At this regular monthly assemblage of the habitually curious and attentive at the bewitching hour of 2.30pm in the Christian Centre our lively speaker, Melanie Gibson Barton, launched us into an insightful history of a subject I knew virtually nothing about, writes Juliet Eberle
Melanie explained how the constitution and distribution of power developed in Belgium, this small country lying so central and surrounded on all sides by other major European countries. Their royal family only came into existence in 1830 but they have had a wide impact on the world.
King Leopold I was our Queen Victoria’s uncle, as she married her first cousin, Albert. We heard how King Leopold II exploited the Belgian Congo, wreaking brutal devastation on the black population as he plundered the wealth of this vast country for his own benefit. King Leopold III surrendered to the Germans without consulting his government, sparking a political crisis after the war.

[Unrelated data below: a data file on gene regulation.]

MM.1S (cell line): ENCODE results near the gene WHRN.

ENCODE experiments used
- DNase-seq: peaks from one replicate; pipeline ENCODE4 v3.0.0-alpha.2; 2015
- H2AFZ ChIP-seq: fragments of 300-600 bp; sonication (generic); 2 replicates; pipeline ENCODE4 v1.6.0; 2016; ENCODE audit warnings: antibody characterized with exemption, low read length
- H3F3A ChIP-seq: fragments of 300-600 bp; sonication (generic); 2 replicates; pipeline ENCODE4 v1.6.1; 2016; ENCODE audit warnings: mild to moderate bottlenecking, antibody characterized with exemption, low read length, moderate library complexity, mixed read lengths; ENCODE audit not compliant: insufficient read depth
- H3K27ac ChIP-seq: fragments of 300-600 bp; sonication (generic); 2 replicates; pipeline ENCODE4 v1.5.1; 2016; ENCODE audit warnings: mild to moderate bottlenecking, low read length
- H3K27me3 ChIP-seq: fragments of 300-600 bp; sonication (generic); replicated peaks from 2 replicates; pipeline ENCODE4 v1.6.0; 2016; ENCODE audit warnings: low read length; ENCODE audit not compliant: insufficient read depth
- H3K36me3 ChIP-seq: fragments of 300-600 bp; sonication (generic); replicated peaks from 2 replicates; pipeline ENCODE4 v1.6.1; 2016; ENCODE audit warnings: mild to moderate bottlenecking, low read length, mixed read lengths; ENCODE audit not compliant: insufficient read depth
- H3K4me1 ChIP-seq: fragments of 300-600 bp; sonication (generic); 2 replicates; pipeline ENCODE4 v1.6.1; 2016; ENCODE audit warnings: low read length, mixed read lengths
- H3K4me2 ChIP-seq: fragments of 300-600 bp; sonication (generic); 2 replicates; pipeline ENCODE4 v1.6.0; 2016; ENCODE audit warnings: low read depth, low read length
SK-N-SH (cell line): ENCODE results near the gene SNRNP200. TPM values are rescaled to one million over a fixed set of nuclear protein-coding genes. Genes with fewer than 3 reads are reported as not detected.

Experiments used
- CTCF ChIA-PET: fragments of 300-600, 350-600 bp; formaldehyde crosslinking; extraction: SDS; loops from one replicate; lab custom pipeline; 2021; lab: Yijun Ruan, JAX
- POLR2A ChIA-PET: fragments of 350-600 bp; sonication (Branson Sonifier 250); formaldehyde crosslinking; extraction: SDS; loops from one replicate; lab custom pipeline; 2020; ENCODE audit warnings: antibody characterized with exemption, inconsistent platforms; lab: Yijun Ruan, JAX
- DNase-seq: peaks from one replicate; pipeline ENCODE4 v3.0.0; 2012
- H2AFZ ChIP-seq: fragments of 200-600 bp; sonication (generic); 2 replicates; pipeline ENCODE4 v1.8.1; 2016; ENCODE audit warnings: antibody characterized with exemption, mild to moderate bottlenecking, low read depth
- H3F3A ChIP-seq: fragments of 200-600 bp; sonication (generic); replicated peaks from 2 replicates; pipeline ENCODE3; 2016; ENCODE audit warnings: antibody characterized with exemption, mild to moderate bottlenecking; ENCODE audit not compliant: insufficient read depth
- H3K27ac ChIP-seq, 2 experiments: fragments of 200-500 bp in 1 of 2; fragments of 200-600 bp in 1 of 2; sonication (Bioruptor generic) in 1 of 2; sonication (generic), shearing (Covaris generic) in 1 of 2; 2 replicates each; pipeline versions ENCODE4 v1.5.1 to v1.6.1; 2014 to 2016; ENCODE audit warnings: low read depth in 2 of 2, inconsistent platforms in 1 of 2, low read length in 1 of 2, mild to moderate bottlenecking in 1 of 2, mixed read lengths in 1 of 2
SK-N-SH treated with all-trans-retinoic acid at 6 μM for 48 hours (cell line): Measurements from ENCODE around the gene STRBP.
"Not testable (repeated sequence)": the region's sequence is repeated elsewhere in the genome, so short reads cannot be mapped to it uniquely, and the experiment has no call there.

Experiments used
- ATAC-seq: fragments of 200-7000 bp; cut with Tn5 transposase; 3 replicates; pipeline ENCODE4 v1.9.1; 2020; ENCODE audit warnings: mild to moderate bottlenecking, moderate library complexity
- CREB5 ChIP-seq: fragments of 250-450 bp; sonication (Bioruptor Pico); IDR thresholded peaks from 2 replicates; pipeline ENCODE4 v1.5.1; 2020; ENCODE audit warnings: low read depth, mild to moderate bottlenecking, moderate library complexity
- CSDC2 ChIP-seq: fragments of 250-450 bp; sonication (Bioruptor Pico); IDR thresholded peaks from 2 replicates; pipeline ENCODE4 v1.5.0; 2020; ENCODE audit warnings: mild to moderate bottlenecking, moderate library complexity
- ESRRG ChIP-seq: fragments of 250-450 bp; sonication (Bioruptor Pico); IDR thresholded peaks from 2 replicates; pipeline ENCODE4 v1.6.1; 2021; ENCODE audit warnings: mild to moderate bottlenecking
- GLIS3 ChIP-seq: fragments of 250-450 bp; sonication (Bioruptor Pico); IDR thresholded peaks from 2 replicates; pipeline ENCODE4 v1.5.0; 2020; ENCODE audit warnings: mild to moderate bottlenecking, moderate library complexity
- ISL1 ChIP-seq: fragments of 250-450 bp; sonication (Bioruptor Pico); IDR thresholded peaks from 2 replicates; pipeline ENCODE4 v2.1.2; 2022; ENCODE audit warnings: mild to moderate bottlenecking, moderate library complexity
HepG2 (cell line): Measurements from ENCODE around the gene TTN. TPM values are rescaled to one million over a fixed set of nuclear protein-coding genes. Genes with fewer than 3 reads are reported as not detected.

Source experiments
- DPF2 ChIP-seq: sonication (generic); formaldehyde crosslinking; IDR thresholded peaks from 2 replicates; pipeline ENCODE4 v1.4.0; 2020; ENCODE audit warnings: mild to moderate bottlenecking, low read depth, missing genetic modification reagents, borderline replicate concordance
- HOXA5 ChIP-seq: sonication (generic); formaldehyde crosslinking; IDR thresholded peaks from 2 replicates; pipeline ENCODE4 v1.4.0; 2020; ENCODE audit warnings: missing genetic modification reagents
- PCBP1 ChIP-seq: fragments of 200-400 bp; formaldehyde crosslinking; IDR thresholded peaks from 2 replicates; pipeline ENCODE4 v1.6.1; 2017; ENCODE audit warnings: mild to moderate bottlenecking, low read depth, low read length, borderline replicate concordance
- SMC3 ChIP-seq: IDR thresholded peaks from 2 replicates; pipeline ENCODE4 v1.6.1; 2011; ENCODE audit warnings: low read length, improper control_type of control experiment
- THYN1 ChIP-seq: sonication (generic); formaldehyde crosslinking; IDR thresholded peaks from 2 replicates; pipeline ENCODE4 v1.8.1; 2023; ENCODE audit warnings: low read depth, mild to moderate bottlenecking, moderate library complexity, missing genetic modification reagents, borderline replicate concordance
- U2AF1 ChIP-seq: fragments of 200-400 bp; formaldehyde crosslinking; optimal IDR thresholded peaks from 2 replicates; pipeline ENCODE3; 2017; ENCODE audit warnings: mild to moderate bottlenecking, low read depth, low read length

We heard about King Baudouin, who was the last ruler of the Belgian Congo until its independence in 1960, and how he was popular until the death of his first wife, Astrid of Sweden.
I had no idea that Belgium once had an imperial connection to Mexico when the Austrian Archduke Maximilian took his wife, the young Princess Charlotte of Belgium, to establish rule there. Their philanthropic goals of helping the poor were not so well received by his European backers and he ended up being shot while Princess Charlotte was back in Europe trying to raise funds for their good work. The strain resulted in her ending her days in an institution. Again, this talk brought home the connection with Edouard Manet’s 1867-68 painting, The Execution of Archduke Maximilian.
Melanie knew many personal details of this influential family as well as their detailed history and presented her talk with a wide range of slides, and so I think, like me, U3A devotees came away having learnt a lot, their curiosity aroused by a speaker who knew her subject fluently and brought it alive for us.